When I raised this matter rather generally and tentatively in a debate on a finance Act, I was cautious about the possibility of "fiscal enormity". However, it seemed to me that, when considering the crisis we are facing, and bearing in mind in particular the Rembrandt which went to Holland, we should consider seriously the American system, or at any rate its initial stage; namely, that the price of the object could be set off against taxable income on condition that the item was left to the public on the owner's death. Although I know that we would be giving rich individuals a very great advantage--I can see the difficulty for a government that are egalitarian in their view how this would go fundamentally against their way of thinking--it seems to me that, realistically, we should examine the situation very carefully. I hope that the noble Baroness will be able to say that the suggestion will be considered.

8.37 p.m.

Viscount Falkland: My Lords, the House will be grateful once again to the noble Lord, Lord Freyberg, for introducing an arts debate on another important issue. I have to say that I found the time spent in my preparation for this evening's debate rather uplifting, although the story underlying the review committee's report is sombre in that losses continue owing to lack of funds. Nevertheless, the report itself is presented very well. It has been written in surprisingly good English and is clear and well illustrated. I congratulate all those who were involved in its production, including the department.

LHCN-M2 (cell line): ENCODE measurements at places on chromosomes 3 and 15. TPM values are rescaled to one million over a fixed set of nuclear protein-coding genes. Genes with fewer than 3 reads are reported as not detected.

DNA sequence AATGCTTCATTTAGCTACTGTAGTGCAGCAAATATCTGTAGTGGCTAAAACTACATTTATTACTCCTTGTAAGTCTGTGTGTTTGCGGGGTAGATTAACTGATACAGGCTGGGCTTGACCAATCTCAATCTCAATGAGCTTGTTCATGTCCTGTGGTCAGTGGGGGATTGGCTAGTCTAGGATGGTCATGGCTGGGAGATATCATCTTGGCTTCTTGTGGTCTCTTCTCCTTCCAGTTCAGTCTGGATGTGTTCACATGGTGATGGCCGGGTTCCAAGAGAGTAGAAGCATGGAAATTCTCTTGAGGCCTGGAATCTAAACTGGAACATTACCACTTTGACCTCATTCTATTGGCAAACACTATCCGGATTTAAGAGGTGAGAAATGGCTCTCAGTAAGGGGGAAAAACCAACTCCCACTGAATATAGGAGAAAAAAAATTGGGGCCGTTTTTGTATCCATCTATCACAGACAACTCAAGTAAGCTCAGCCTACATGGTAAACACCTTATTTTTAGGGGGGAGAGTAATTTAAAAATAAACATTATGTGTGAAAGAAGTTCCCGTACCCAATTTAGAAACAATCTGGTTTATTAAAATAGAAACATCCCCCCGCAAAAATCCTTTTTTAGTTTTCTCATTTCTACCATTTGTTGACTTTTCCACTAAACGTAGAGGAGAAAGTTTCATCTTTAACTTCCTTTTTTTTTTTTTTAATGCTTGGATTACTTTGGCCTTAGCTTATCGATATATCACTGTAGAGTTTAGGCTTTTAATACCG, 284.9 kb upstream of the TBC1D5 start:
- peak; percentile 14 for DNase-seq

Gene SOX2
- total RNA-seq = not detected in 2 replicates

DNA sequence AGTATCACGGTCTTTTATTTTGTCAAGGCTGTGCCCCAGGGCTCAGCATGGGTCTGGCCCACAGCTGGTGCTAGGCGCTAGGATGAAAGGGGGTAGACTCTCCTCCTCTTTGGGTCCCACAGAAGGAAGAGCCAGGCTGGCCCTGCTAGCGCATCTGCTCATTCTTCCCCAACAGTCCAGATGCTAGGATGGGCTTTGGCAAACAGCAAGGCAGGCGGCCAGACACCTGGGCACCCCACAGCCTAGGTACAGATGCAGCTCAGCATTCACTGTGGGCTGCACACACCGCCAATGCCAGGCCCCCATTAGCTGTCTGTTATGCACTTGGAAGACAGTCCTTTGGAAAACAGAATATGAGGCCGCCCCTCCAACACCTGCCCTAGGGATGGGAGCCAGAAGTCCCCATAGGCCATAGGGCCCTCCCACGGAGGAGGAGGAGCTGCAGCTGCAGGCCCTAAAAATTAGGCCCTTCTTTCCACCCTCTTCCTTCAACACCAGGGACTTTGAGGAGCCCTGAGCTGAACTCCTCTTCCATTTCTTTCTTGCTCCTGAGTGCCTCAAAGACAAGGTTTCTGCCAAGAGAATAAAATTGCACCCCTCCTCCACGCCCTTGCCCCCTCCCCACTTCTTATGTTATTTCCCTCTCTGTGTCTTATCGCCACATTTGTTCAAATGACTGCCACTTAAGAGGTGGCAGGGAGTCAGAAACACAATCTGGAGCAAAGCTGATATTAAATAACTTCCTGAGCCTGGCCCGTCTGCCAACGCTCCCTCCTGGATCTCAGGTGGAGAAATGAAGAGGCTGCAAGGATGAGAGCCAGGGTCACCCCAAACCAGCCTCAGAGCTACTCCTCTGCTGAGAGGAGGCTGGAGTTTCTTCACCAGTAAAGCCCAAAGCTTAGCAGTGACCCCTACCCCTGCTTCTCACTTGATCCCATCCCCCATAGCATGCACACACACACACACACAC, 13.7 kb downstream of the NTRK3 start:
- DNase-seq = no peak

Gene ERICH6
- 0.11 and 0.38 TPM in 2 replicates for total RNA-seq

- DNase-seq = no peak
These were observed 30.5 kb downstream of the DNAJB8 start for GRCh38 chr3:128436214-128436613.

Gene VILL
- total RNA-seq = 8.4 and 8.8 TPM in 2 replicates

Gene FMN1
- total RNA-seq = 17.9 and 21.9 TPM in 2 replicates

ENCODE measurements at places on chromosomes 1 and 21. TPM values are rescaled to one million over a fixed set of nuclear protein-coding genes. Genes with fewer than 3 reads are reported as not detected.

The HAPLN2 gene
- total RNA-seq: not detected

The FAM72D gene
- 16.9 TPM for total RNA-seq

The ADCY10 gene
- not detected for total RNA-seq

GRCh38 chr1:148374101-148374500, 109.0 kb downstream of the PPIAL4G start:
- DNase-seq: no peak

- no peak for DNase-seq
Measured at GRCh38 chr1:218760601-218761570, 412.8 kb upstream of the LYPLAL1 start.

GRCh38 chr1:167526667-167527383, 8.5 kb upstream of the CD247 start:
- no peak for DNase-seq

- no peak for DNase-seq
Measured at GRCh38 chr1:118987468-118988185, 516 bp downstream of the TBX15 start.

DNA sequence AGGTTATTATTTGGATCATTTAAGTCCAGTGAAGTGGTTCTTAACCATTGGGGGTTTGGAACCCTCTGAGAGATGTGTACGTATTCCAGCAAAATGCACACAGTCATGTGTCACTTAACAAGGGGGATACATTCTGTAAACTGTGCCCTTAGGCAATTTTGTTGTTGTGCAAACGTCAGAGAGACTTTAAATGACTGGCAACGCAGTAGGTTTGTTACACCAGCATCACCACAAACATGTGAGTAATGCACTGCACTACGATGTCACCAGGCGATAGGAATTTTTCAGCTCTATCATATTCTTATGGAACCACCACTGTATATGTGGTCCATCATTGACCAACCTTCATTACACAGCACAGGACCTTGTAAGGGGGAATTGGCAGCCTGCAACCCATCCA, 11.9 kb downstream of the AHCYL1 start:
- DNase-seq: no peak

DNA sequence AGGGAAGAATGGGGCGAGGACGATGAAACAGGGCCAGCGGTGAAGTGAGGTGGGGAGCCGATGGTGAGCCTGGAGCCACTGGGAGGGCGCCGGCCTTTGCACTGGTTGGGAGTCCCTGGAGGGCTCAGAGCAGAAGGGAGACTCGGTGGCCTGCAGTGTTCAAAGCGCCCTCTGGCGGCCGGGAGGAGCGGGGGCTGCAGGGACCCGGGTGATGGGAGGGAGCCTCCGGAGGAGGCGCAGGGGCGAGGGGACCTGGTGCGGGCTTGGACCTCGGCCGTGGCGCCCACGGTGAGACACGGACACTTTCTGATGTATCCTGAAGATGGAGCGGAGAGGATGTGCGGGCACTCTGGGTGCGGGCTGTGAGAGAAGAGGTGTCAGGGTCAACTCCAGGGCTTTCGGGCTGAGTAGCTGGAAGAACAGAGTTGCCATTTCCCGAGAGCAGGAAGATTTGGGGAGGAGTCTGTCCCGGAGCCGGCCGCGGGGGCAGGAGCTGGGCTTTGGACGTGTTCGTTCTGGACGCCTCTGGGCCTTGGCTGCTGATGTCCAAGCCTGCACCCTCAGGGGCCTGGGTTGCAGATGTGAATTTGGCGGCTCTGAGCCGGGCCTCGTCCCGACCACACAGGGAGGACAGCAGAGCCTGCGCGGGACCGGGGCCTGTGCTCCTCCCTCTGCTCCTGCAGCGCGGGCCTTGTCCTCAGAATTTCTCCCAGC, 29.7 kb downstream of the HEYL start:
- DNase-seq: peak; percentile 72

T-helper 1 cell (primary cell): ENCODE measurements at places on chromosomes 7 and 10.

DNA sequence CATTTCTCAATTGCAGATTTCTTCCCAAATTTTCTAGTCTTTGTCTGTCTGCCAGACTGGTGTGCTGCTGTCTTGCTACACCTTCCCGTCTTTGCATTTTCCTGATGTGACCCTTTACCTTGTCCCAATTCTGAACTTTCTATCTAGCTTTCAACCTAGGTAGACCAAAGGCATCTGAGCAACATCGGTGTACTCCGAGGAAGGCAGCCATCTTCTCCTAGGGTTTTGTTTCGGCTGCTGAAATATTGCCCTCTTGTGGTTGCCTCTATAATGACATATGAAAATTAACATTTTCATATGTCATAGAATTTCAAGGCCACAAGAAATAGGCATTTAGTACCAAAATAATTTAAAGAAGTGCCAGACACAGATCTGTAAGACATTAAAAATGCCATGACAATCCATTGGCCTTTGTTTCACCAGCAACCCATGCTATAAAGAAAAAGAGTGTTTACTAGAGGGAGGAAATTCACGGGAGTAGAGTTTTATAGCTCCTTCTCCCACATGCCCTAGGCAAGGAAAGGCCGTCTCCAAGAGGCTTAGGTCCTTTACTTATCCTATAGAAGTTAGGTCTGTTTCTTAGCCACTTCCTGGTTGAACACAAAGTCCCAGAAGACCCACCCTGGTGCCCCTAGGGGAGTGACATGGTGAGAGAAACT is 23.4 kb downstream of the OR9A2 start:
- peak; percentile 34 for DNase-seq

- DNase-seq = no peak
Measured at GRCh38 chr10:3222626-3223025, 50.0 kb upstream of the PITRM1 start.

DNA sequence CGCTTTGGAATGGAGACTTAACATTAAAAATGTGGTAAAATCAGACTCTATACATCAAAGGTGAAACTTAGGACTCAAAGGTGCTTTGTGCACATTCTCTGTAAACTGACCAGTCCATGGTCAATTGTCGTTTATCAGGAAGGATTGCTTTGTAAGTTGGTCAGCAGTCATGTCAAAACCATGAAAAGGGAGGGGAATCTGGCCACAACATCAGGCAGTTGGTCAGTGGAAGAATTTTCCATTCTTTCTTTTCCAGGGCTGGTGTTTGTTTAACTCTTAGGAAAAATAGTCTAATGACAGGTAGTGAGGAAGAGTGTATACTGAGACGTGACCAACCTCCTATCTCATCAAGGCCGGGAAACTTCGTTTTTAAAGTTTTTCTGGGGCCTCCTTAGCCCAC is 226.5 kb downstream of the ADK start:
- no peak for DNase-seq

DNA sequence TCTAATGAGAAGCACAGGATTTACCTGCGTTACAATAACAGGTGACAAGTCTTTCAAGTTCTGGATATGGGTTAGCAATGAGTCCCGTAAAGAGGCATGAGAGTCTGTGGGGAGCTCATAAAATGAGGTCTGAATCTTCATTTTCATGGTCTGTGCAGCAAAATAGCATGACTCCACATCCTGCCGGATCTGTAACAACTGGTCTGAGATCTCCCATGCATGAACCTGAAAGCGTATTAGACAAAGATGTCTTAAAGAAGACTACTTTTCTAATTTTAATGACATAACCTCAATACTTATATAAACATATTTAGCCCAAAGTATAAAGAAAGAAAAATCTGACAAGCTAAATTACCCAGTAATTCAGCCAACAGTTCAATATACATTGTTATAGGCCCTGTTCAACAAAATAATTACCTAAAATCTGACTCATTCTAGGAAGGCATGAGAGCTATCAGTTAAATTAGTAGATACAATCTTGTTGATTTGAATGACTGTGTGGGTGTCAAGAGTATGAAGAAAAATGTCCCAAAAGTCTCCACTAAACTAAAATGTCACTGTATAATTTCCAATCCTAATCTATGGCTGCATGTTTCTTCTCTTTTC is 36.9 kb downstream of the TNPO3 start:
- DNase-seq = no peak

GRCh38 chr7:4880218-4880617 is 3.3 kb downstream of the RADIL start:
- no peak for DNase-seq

The continuing loss of artworks is disappointing because many of us thought that, once lottery funding aimed at specific causes concerning works of art was introduced, the condition as regards retention of works of art in this country would improve. However, I do not think that that is the case. I take very seriously what has been said by other noble Lords--and in particular the remarks of the noble Lord, Lord Renfrew--who drew to our attention various cases summarised in the report which do not indicate that the right and proper information has been put forward.

Not being an expert in this field, I am glad that a number of speakers are experts so that my rather superficial view can be corrected. The report was rather like a well-made film or a well-written book: a great many questions were not answered--which rather appealed to me. It gave me great joy to read many of the individual export cases, which are so well

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set out. The noble Lord, Lord Renfrew, drew our attention to the case of the Roman gold finger-ring which, happily, has ended up in the British Museum. I was fascinated, and it added to my enjoyment that there was some uncertainty about the ring's provenance. I follow the noble Lord's point that it is the responsibility of the committee in such cases to produce the kind of information that he drew to our attention.